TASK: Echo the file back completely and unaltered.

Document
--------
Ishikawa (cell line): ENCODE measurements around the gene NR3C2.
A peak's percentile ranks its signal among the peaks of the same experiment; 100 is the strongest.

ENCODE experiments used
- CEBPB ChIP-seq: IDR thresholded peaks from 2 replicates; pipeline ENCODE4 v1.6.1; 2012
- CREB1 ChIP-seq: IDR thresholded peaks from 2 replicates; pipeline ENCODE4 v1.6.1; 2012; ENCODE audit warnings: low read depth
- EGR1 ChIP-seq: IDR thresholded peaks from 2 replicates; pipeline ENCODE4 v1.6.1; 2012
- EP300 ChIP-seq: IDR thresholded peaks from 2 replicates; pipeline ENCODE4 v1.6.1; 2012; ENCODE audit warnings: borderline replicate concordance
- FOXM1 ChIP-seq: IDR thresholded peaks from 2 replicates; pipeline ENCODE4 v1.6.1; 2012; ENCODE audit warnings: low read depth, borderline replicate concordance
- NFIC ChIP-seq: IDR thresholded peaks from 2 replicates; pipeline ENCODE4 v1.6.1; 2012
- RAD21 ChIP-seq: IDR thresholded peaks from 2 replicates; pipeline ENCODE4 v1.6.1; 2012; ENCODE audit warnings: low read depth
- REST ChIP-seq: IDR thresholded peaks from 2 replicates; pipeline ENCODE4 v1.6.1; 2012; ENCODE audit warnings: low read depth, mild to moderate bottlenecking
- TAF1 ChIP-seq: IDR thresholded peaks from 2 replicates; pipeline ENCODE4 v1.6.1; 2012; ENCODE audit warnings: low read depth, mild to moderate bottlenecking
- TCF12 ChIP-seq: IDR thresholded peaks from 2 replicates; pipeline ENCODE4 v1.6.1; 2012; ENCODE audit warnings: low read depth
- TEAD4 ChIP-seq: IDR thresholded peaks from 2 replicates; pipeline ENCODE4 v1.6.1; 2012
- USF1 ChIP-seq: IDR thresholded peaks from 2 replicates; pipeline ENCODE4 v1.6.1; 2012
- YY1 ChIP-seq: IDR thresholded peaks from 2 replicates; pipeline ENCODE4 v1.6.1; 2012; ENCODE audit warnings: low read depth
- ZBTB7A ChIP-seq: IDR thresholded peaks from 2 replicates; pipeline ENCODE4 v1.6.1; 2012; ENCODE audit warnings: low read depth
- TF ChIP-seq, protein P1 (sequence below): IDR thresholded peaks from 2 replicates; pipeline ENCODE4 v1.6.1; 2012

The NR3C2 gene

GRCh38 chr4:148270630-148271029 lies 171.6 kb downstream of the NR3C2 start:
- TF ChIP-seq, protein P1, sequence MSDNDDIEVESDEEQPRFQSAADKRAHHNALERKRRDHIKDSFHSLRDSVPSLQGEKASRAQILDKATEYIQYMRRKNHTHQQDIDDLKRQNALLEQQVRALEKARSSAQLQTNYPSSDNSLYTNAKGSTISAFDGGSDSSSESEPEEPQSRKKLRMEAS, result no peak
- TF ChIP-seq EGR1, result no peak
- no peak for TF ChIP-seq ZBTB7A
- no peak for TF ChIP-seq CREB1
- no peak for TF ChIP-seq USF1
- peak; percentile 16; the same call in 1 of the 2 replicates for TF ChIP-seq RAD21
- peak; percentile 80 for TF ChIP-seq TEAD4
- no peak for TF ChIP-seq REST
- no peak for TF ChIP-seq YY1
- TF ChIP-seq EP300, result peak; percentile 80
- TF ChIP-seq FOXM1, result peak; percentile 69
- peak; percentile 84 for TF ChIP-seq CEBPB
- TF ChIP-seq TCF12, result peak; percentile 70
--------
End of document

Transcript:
Ishikawa (cell line): ENCODE measurements around the gene NR3C2.
A peak's percentile ranks its signal among the peaks of the same experiment; 100 is the strongest.

ENCODE experiments used
- CEBPB ChIP-seq: IDR thresholded peaks from 2 replicates; pipeline ENCODE4 v1.6.1; 2012
- CREB1 ChIP-seq: IDR thresholded peaks from 2 replicates; pipeline ENCODE4 v1.6.1; 2012; ENCODE audit warnings: low read depth
- EGR1 ChIP-seq: IDR thresholded peaks from 2 replicates; pipeline ENCODE4 v1.6.1; 2012
- EP300 ChIP-seq: IDR thresholded peaks from 2 replicates; pipeline ENCODE4 v1.6.1; 2012; ENCODE audit warnings: borderline replicate concordance
- FOXM1 ChIP-seq: IDR thresholded peaks from 2 replicates; pipeline ENCODE4 v1.6.1; 2012; ENCODE audit warnings: low read depth, borderline replicate concordance
- NFIC ChIP-seq: IDR thresholded peaks from 2 replicates; pipeline ENCODE4 v1.6.1; 2012
- RAD21 ChIP-seq: IDR thresholded peaks from 2 replicates; pipeline ENCODE4 v1.6.1; 2012; ENCODE audit warnings: low read depth
- REST ChIP-seq: IDR thresholded peaks from 2 replicates; pipeline ENCODE4 v1.6.1; 2012; ENCODE audit warnings: low read depth, mild to moderate bottlenecking
- TAF1 ChIP-seq: IDR thresholded peaks from 2 replicates; pipeline ENCODE4 v1.6.1; 2012; ENCODE audit warnings: low read depth, mild to moderate bottlenecking
- TCF12 ChIP-seq: IDR thresholded peaks from 2 replicates; pipeline ENCODE4 v1.6.1; 2012; ENCODE audit warnings: low read depth
- TEAD4 ChIP-seq: IDR thresholded peaks from 2 replicates; pipeline ENCODE4 v1.6.1; 2012
- USF1 ChIP-seq: IDR thresholded peaks from 2 replicates; pipeline ENCODE4 v1.6.1; 2012
- YY1 ChIP-seq: IDR thresholded peaks from 2 replicates; pipeline ENCODE4 v1.6.1; 2012; ENCODE audit warnings: low read depth
- ZBTB7A ChIP-seq: IDR thresholded peaks from 2 replicates; pipeline ENCODE4 v1.6.1; 2012; ENCODE audit warnings: low read depth
- TF ChIP-seq, protein P1 (sequence below): IDR thresholded peaks from 2 replicates; pipeline ENCODE4 v1.6.1; 2012

The NR3C2 gene

GRCh38 chr4:148270630-148271029 lies 171.6 kb downstream of the NR3C2 start:
- TF ChIP-seq, protein P1, sequence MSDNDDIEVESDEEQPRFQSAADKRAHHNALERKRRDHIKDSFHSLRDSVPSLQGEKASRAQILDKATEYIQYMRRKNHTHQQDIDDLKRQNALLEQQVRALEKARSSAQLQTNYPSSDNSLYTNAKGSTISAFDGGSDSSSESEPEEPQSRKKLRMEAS, result no peak
- TF ChIP-seq EGR1, result no peak
- no peak for TF ChIP-seq ZBTB7A
- no peak for TF ChIP-seq CREB1
- no peak for TF ChIP-seq USF1
- peak; percentile 16; the same call in 1 of the 2 replicates for TF ChIP-seq RAD21
- peak; percentile 80 for TF ChIP-seq TEAD4
- no peak for TF ChIP-seq REST
- no peak for TF ChIP-seq YY1
- TF ChIP-seq EP300, result peak; percentile 80
- TF ChIP-seq FOXM1, result peak; percentile 69
- peak; percentile 84 for TF ChIP-seq CEBPB
- TF ChIP-seq TCF12, result peak; percentile 70